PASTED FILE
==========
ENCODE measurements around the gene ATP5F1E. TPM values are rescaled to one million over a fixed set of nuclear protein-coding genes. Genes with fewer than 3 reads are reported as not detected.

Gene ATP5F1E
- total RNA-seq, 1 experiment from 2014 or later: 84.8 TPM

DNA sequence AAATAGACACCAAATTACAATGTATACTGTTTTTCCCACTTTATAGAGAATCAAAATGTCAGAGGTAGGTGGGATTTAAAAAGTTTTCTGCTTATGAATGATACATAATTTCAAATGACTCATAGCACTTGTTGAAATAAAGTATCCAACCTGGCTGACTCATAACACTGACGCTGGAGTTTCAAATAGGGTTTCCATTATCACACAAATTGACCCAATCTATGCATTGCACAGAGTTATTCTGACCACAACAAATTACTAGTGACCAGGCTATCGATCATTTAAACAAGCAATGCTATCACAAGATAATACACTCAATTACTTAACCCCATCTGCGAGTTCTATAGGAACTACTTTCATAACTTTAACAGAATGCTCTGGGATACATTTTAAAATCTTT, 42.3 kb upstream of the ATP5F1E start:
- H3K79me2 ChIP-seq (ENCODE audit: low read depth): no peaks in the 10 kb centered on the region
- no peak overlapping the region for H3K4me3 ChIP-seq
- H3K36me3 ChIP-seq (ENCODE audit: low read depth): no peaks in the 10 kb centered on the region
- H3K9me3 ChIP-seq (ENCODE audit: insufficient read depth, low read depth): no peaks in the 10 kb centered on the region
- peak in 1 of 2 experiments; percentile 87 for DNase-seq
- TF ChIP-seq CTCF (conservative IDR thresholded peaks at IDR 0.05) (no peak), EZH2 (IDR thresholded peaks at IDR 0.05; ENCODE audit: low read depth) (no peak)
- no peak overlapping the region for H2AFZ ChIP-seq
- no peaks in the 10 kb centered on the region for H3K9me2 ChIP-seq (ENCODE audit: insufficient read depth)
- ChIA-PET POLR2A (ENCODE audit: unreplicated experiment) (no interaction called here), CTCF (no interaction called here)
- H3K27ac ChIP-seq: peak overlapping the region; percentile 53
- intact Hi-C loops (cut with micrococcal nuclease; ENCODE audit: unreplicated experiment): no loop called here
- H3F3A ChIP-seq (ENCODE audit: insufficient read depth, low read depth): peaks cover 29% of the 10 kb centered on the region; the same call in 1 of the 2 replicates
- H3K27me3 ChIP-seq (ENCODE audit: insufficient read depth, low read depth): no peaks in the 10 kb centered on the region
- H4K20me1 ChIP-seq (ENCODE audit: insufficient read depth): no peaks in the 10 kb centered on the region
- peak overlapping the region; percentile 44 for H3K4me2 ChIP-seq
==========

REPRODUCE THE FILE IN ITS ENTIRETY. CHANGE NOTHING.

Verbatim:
ENCODE measurements around the gene ATP5F1E. TPM values are rescaled to one million over a fixed set of nuclear protein-coding genes. Genes with fewer than 3 reads are reported as not detected.

Gene ATP5F1E
- total RNA-seq, 1 experiment from 2014 or later: 84.8 TPM

DNA sequence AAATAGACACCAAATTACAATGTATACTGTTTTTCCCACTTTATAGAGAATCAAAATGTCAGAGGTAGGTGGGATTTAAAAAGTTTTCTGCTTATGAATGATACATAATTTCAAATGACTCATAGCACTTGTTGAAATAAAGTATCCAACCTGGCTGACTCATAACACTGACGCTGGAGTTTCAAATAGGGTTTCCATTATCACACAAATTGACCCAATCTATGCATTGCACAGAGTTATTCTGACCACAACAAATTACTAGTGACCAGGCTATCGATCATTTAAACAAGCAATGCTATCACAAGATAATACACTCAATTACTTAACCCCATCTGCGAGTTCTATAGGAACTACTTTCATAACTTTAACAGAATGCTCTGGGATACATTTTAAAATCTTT, 42.3 kb upstream of the ATP5F1E start:
- H3K79me2 ChIP-seq (ENCODE audit: low read depth): no peaks in the 10 kb centered on the region
- no peak overlapping the region for H3K4me3 ChIP-seq
- H3K36me3 ChIP-seq (ENCODE audit: low read depth): no peaks in the 10 kb centered on the region
- H3K9me3 ChIP-seq (ENCODE audit: insufficient read depth, low read depth): no peaks in the 10 kb centered on the region
- peak in 1 of 2 experiments; percentile 87 for DNase-seq
- TF ChIP-seq CTCF (conservative IDR thresholded peaks at IDR 0.05) (no peak), EZH2 (IDR thresholded peaks at IDR 0.05; ENCODE audit: low read depth) (no peak)
- no peak overlapping the region for H2AFZ ChIP-seq
- no peaks in the 10 kb centered on the region for H3K9me2 ChIP-seq (ENCODE audit: insufficient read depth)
- ChIA-PET POLR2A (ENCODE audit: unreplicated experiment) (no interaction called here), CTCF (no interaction called here)
- H3K27ac ChIP-seq: peak overlapping the region; percentile 53
- intact Hi-C loops (cut with micrococcal nuclease; ENCODE audit: unreplicated experiment): no loop called here
- H3F3A ChIP-seq (ENCODE audit: insufficient read depth, low read depth): peaks cover 29% of the 10 kb centered on the region; the same call in 1 of the 2 replicates
- H3K27me3 ChIP-seq (ENCODE audit: insufficient read depth, low read depth): no peaks in the 10 kb centered on the region
- H4K20me1 ChIP-seq (ENCODE audit: insufficient read depth): no peaks in the 10 kb centered on the region
- peak overlapping the region; percentile 44 for H3K4me2 ChIP-seq